Domestic volleyball, International volleyball, it's all the same, right? Not exactly!
Domestic beach volleyball is financially risky, requires a large time commitment, and a certain type of person who is willing to follow a dream. Now take those same factors and multiply them by 10 to understand the international tour.
While these risks are frightening, it's all worth it when you step on to the court, look down at your uniform and realize that you are doing something that you have dreamed about since you were a child, representing the United States. Playing for USA gives you a sense of pride and makes you want to be the best you can be.
So how do you make this dream happen when you have no international entry points, no experience, and the top four teams on your domestic tour are all ranked among the top 10 in the world? Well you have to force yourself to take a chance, start small and aim big.
My first priority was to get some entry points. The best place to start accumulating points is on the FIVB Satellite and Challenger Tour. My first trip this year was to the FIVB Liechtenstein Satellite in the little city of Vaduz. I learned quickly never to panic when traveling to international events. We missed our flight, drove 4 hours in a rental car with no map (when we should have been taking the train), and had no room when we arrived at our hotel at 1:00 am. Just hours later I found myself on the court in the qualifier against teams I have never seen before, with refs who barely spoke English and a partner who I have only practiced with once. Lucky for me, USA has a nice scary ring to it when you are about to play another country that knows nothing about you. I played through the elements and just focused on the ultimate goal. After 4 days of playing, my partner, Lauren Fendrick, and I found ourselves on the podium receiving the gold medal and listening to our national anthem. Step 1 complete.
Next stop, the FIVB Egypt Challenger. As it costs too much money to fly back to the States we decided to troll around Europe for the next week until we arrived in Cairo, Egypt. My comfort level went up after a long three-hour bus ride to El Alamin from the airport when I noticed a few familiar teams from the previous event. Victorious again!
Winning a second gold medal in Egypt allowed me to gain confidence and appreciate the mental, social, and financial risk I was taking, but again, I just focused on the ultimate goal. You would think that after completing two smaller international events that making the segue to the FIVB World Tour would be a piece of cake... but they are two totally different pictures.
After winning two golds on the FIVB Satellite and Challenger tour, Lauren and I found ourselves no better off as we headed to Dubai. Our hard earned 100 points still put us low in the qualifier, but the qualifier would have been a dream to be in just to avoid the country quota, where all the USA teams in the qualifier have to play off for the one U.S. spot. I believe a beach volleyball player defines their passion and drive when they agree to fly across the world to play another amazing team from their own country in a single elimination match before they have even entered the tournament. The country quota is the scariest match I think I have ever played in, but winning that match against Angie Akers and Brook Hanson definitely gave me the confidence to continue on and play my best for the rest of the week.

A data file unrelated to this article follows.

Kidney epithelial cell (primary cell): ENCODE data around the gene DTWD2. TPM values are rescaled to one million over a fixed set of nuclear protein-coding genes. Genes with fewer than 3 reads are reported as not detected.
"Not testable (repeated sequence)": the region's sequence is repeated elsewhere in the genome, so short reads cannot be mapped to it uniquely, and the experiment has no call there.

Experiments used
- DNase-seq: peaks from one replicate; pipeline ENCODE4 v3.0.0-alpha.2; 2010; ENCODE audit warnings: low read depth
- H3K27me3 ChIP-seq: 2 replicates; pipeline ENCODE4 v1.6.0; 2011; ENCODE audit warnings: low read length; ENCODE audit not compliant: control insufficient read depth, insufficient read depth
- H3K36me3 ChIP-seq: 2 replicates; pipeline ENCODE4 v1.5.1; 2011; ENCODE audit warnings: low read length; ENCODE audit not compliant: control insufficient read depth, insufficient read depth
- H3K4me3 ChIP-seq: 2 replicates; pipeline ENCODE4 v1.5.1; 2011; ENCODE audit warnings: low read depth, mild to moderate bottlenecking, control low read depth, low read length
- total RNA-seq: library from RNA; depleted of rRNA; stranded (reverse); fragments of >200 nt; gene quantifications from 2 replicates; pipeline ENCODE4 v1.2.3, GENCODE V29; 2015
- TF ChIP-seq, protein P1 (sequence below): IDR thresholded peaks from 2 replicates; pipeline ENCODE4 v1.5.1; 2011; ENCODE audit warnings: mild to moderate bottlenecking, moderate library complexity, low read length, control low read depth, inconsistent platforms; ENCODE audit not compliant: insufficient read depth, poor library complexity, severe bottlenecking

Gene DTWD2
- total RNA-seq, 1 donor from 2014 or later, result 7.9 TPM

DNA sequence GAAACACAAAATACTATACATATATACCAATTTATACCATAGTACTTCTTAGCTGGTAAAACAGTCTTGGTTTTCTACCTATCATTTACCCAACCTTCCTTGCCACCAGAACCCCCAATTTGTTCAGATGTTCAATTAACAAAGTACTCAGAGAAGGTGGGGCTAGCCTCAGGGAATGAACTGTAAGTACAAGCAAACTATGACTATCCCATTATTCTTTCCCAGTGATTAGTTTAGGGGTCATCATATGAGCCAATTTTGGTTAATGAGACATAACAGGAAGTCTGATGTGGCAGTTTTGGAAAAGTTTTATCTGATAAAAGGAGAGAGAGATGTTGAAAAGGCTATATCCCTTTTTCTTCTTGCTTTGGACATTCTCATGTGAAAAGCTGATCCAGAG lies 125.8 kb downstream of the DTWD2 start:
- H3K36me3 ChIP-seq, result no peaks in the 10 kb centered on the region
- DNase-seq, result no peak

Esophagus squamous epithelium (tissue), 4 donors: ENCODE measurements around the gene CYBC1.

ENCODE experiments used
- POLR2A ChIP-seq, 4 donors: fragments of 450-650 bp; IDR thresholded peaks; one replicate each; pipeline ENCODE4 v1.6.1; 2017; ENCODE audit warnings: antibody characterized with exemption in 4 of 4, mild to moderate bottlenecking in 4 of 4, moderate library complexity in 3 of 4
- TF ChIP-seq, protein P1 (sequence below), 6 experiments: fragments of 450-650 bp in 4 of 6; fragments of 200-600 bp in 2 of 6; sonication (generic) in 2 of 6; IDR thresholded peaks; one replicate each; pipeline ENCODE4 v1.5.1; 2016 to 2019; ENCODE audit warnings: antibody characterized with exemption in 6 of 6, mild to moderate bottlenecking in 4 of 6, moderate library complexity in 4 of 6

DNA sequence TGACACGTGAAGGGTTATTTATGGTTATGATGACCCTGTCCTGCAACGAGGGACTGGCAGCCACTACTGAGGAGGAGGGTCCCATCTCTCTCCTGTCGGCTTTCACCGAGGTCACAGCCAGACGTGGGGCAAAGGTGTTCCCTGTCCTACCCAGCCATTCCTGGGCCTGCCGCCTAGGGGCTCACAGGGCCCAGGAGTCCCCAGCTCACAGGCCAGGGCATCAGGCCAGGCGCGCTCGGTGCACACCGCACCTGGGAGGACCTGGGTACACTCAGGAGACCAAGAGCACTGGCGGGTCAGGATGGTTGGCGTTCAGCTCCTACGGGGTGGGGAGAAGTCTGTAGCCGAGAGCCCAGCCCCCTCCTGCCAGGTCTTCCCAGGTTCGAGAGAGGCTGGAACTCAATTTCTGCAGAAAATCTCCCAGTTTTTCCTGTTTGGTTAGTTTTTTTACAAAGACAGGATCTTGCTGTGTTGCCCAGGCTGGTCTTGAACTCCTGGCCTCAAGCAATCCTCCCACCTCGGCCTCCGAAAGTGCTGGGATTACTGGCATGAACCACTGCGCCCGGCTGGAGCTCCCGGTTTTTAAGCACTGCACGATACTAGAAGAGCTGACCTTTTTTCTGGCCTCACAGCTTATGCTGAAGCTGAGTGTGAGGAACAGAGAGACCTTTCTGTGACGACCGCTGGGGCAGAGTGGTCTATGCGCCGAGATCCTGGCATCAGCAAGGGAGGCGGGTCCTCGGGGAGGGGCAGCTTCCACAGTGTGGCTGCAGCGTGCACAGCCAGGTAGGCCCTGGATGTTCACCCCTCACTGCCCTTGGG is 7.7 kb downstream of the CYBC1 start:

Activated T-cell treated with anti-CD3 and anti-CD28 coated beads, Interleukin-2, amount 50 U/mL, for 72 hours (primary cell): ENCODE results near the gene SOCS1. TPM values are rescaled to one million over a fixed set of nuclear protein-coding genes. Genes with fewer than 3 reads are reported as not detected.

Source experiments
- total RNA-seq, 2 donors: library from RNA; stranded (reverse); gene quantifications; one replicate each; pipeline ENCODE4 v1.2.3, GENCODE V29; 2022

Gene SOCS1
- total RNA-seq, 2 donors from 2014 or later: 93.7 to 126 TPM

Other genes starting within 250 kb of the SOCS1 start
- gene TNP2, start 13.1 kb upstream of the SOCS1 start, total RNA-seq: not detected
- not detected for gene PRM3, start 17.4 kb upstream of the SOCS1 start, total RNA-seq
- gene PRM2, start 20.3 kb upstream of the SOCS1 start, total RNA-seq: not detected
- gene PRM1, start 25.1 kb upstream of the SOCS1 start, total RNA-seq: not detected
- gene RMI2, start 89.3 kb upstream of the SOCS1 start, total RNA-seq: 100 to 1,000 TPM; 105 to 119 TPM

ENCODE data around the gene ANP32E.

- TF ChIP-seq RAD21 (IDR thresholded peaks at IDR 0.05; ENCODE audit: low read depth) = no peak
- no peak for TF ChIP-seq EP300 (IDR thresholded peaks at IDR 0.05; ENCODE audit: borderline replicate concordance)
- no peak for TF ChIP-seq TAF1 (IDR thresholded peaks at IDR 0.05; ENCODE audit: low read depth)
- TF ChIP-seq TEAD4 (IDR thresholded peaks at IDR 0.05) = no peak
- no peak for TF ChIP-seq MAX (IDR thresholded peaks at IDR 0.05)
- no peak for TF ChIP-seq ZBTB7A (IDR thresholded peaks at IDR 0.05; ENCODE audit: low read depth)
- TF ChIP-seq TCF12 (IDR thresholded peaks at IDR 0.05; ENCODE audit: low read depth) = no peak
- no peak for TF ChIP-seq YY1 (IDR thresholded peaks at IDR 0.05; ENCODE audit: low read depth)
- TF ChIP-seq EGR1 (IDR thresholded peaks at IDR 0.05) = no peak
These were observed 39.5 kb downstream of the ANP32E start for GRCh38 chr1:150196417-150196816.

In our first FIVB World Tour Main Draw we found ourselves as the 26th seed playing the 6th seeded team from Sweden in 100-degree heat. After our upset win, we lost to Switzerland and found ourselves in the contender bracket battling our way through the tournament. We did not find ourselves on the podium but were content with our 7th place finish, having knocked off 4 higher seeds including another Swiss team and the Netherlands. We embraced this start as a sign that we should continue to play and go to the last remaining world tour events.
Our high finish in Dubai allowed us to be seeded 5th in Phuket, Thailand. We took advantage of our draw beating teams from the Netherlands, China, and Finland, but were eventually knocked out of the tournament by USA's Tyra Turner and Nicole Branagh, who then made it to the final, making us settle for a 5th place finish.
In Sanya, China, we beat teams from Mexico, Italy, and Canada, but lost first to Sweden and then got knocked out of the tournament by the eventual winners, April Ross and Jen Boss from the US. We finished 7th again.
I look back at these 5 tournaments and smile at my accomplishments. After the frustrations of long hours in planes and airports; getting sick on the interesting food; adjusting to extreme weather conditions, sleeping in hard twin beds; defeating the language barrier between other players, refs and the locals; balancing my family, friends, and jobs at home; and risking the initial money to fly across the world, I would do it all again in a heartbeat. Traveling and playing on the FIVB is hard, it requires strong commitment and dedication but the people who do it have the passion for the game that continue to drive them to excel and be among the best in the world.